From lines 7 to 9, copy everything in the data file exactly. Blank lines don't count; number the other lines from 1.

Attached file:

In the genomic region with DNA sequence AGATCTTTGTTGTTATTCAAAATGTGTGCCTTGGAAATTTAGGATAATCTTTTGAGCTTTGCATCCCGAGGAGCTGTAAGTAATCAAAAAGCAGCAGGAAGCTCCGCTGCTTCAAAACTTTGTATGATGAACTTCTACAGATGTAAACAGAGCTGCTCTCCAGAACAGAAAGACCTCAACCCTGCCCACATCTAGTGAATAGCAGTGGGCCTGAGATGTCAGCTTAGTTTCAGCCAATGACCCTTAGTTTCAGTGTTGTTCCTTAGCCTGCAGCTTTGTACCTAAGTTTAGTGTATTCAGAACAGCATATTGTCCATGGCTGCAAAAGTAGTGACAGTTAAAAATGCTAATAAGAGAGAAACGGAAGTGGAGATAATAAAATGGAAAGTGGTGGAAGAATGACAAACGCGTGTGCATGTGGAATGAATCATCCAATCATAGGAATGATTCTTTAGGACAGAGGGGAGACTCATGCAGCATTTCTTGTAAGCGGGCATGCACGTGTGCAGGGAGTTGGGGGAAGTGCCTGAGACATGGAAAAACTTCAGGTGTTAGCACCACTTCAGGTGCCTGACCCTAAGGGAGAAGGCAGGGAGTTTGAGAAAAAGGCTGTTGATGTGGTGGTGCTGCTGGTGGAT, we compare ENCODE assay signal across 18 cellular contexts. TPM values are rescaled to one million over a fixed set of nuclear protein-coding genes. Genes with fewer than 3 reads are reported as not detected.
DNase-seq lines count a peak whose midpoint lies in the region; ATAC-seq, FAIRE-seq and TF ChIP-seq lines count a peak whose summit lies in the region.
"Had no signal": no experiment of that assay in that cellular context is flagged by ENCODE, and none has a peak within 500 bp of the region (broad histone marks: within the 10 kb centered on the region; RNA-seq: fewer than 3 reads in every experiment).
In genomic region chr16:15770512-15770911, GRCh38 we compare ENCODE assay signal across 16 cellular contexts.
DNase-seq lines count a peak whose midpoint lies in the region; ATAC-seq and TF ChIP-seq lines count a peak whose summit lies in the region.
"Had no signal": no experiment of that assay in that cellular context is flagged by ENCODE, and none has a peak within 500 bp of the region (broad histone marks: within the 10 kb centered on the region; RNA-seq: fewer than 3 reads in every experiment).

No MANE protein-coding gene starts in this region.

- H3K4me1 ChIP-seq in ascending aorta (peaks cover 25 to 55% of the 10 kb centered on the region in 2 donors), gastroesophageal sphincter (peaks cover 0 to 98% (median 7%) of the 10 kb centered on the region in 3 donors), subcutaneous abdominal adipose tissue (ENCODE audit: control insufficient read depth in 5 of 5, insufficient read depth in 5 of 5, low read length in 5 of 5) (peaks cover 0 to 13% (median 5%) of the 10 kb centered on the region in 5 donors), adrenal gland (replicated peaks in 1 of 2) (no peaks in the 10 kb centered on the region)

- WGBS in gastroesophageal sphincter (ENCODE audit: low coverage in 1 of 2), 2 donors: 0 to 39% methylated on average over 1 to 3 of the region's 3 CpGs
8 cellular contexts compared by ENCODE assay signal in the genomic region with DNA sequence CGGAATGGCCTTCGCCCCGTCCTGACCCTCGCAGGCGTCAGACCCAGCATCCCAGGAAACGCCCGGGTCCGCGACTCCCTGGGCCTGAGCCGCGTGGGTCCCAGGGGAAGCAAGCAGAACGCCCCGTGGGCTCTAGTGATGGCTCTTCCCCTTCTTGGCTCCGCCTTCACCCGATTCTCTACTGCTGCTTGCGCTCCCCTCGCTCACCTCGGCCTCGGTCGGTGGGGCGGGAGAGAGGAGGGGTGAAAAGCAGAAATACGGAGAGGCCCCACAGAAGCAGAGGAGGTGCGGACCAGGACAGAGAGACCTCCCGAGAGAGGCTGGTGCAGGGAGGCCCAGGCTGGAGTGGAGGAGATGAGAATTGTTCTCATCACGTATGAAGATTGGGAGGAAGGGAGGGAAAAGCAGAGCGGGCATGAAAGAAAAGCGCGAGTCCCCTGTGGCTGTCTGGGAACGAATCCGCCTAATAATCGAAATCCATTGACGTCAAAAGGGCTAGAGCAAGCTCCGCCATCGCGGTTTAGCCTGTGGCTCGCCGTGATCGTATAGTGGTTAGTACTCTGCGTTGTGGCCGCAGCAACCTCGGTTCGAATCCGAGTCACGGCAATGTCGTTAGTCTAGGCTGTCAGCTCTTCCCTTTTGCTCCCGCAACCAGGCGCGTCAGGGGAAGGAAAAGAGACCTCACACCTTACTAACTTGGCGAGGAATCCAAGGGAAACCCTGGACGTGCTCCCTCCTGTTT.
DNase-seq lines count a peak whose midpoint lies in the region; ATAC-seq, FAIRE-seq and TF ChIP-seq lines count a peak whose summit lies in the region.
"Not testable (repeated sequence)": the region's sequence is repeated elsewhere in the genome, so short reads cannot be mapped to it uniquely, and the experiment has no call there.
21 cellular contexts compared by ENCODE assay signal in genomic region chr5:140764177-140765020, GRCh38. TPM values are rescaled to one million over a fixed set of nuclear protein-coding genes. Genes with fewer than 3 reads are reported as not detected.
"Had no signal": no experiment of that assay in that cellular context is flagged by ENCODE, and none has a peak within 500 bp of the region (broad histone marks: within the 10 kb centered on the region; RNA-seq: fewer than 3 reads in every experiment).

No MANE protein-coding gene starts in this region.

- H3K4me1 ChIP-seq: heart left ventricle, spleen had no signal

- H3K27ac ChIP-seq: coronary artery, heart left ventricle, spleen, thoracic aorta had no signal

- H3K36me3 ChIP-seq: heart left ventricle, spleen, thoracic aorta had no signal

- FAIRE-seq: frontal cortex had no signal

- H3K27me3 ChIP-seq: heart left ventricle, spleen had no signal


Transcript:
No MANE protein-coding gene starts in this region.

- H3K4me1 ChIP-seq in ascending aorta (peaks cover 25 to 55% of the 10 kb centered on the region in 2 donors), gastroesophageal sphincter (peaks cover 0 to 98% (median 7%) of the 10 kb centered on the region in 3 donors), subcutaneous abdominal adipose tissue (ENCODE audit: control insufficient read depth in 5 of 5, insufficient read depth in 5 of 5, low read length in 5 of 5) (peaks cover 0 to 13% (median 5%) of the 10 kb centered on the region in 5 donors), adrenal gland (replicated peaks in 1 of 2) (no peaks in the 10 kb centered on the region)

- WGBS in gastroesophageal sphincter (ENCODE audit: low coverage in 1 of 2), 2 donors: 0 to 39% methylated on average over 1 to 3 of the region's 3 CpGs